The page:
At the time the Shipton accident occurred the success of the modern train-brake, which places the speed of each of the component parts of the train under the direct and instantaneous control of him who is in charge of the locomotive, had for years been conceded even by the least progressive of American railroad managers. The want of such a brake and the absence of proper means of communication between the parts of the train had directly and obviously caused the murderous destructiveness of the accident. Yet in the investigation which ensued it appeared that the authorities of the Great Western Railway, being eminently " practical men," still entertained as respected the train-brake " very grave doubts of the wisdom of adopting [it] at


all;" while at the same time, as respected a means of communication between the parts of the train, it appeared that the associated general managers of the leading railways "did not think that any [such] means of communication was at all required, or likely to be useful or successful."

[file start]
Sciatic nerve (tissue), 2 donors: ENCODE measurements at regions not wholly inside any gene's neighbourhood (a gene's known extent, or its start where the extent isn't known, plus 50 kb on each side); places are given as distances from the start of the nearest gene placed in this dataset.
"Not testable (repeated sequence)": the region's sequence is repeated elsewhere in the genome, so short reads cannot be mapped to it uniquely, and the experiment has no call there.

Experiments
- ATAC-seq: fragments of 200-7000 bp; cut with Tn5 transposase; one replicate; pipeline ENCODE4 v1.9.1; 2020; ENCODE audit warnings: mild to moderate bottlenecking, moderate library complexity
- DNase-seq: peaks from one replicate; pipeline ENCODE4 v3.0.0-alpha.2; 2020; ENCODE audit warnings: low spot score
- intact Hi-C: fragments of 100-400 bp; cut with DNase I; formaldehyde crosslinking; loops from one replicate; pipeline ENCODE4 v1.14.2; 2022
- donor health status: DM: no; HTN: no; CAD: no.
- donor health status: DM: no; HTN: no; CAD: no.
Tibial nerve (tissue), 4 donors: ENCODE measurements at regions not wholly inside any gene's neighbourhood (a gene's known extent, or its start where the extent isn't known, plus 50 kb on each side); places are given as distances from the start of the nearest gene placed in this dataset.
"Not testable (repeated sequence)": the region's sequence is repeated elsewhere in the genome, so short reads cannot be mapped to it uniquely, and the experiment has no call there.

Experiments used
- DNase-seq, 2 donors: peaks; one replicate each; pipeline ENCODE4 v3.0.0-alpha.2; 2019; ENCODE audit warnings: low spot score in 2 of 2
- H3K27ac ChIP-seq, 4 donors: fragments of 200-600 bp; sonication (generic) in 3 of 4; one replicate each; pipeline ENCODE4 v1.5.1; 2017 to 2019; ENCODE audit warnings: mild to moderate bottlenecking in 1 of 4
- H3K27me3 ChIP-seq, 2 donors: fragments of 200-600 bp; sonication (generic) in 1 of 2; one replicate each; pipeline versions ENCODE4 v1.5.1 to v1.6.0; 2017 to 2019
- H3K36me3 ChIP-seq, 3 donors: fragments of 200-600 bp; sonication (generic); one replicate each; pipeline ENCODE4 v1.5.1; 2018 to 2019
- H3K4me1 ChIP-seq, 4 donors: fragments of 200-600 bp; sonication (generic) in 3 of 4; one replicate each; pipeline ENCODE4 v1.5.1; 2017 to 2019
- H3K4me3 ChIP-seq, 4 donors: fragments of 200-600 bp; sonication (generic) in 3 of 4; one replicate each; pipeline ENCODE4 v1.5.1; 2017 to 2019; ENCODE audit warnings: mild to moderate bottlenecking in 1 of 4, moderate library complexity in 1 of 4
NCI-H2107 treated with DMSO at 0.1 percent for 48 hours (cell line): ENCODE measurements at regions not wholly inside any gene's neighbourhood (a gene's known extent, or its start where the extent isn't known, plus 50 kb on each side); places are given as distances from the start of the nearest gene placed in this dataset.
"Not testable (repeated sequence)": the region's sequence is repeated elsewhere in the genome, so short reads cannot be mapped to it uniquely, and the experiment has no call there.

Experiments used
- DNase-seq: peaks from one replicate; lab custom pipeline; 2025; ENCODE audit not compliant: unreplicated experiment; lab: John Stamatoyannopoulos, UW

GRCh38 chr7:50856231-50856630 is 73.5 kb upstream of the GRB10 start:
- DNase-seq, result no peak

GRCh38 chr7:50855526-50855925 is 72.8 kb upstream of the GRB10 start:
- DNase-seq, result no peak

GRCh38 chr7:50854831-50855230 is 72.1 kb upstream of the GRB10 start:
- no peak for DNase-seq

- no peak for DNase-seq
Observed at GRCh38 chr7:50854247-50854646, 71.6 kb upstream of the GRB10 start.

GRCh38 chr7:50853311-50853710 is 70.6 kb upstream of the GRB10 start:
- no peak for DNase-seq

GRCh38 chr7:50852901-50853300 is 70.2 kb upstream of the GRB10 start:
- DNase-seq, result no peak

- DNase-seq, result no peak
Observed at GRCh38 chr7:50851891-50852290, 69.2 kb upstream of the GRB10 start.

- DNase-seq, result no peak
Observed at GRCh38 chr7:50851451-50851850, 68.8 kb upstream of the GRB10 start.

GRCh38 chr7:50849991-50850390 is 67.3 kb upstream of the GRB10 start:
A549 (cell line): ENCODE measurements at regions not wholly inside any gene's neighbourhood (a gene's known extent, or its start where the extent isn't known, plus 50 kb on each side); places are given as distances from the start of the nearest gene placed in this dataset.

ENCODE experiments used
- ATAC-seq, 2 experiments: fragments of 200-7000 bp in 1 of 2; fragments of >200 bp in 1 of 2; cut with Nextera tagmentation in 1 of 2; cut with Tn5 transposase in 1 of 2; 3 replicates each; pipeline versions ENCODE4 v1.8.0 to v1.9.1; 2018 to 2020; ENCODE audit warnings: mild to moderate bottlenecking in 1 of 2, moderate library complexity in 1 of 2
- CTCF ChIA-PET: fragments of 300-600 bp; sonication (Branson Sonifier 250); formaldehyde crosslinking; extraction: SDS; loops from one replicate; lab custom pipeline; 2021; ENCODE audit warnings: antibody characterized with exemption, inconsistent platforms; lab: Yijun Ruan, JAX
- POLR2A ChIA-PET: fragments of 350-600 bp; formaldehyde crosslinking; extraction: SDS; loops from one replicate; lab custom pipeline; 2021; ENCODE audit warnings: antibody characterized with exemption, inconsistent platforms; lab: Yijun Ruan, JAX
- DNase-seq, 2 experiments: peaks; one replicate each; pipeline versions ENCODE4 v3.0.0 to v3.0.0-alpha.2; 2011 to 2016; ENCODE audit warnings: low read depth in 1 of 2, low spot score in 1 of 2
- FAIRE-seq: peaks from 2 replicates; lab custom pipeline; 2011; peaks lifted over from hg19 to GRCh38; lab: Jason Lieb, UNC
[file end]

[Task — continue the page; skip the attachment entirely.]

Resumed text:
Though quite incomprehensible, there is at the same time something superb in such an exhibition of stolid conservatism. It is British. It is, however, open to but one description of argument, the ultima ratio of railroad logic. So long as luck averted the loss of life in railroad disasters, no occasion would ever have been seen for disturbing time-honored precautions or antiquated appliances. While, however, a disaster like that of December 24, 1874, might not convince, it did compel: in spite of professed "grave doubts," incredulity and conservatism vanished, silenced, at least, in presence of so frightful a row of corpses as on that morning made ghastly the banks of the Cherwell. The general, though painfully slow and reluctant, introduction of train-brakes upon the railways of Great Britain may be said to have dated from that event.